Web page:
Really? It isn’t particularly, funnily enough. I’m quite happy to talk about dad. The more sensitive topic would in fact be mother. I have a lot of issues concerning her.
Dad was the antidote to my mother in terms of influencing the person I have come to be. He was reserved, wise, rational and collected and never spoke ill of anyone. That’s something his friend told me at the wake. I’m quite proud of having the father I had and glad, because I think I carry some of his traits.
I try not to be as judgemental or at least I give people a chance to prove me wrong. Since my dad died, I felt obliged to stay at home for a few years. I moved out a few years ago. I consider myself incredibly lucky because I met some amazing people through my new home. There was a lot of drinking, with always someone around. It was good for me to have been in that environment, since I’m naturally introverted.
When you were living there, where were you working?
I was working at a BDSM establishment as a receptionist.
How did you find out about the position?
One of my friends worked there as a submissive. I was visiting her one day. The head manager was looking for a receptionist and I was looking for another job. I thought it would be a great idea, seeing I’m a bit of a curious nut.
Did you think about the repercussions of working there?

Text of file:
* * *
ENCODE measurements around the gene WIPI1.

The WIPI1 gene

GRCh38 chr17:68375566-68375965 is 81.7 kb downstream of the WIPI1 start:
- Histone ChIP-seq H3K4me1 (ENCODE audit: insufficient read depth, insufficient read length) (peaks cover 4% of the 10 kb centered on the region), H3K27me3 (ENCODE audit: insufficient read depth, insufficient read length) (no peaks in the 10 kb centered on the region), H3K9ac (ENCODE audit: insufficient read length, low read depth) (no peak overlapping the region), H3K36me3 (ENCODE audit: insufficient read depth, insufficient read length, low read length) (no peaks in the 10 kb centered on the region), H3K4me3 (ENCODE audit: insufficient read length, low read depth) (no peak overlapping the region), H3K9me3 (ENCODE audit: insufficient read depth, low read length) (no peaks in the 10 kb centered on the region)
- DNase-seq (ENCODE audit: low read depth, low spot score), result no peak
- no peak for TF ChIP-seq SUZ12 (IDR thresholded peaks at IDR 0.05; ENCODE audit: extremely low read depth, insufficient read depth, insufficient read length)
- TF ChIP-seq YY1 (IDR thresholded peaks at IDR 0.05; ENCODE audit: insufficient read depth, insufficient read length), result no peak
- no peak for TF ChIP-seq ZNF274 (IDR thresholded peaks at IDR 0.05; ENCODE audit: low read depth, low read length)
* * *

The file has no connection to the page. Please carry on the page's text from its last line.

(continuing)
Definitely. Especially once I decided I wanted to work in forensics. If my possible employers were to discover I had had a brothel managing license, it wouldn’t look very good. So I was never formally employed there.
A lot of people who think about bondage would generally freak out. What’s your perception on the work?
It was interesting to work with just female colleagues and most of them being quite dominant (the majority of girls who worked there were professional dominatrices). Some were a bit more difficult to work with than others but generally, I liked my working environment. The girls really value hierarchy – whether you’re a senior mistress, trainee, submissive, or whatever. It depends very much on how long you’ve been in the industry, or worked at that particular establishment and the only way to earn yourself a higher standing is to stay and wait.
There’s an obvious stigma and negative judgement towards a) those who work in the sex industry, and b) BDSM.
“What I saw there was a service that provided a safe, non-judgmental space to explore desires that some individuals may not be able to receive in their personal life or are ashamed of”.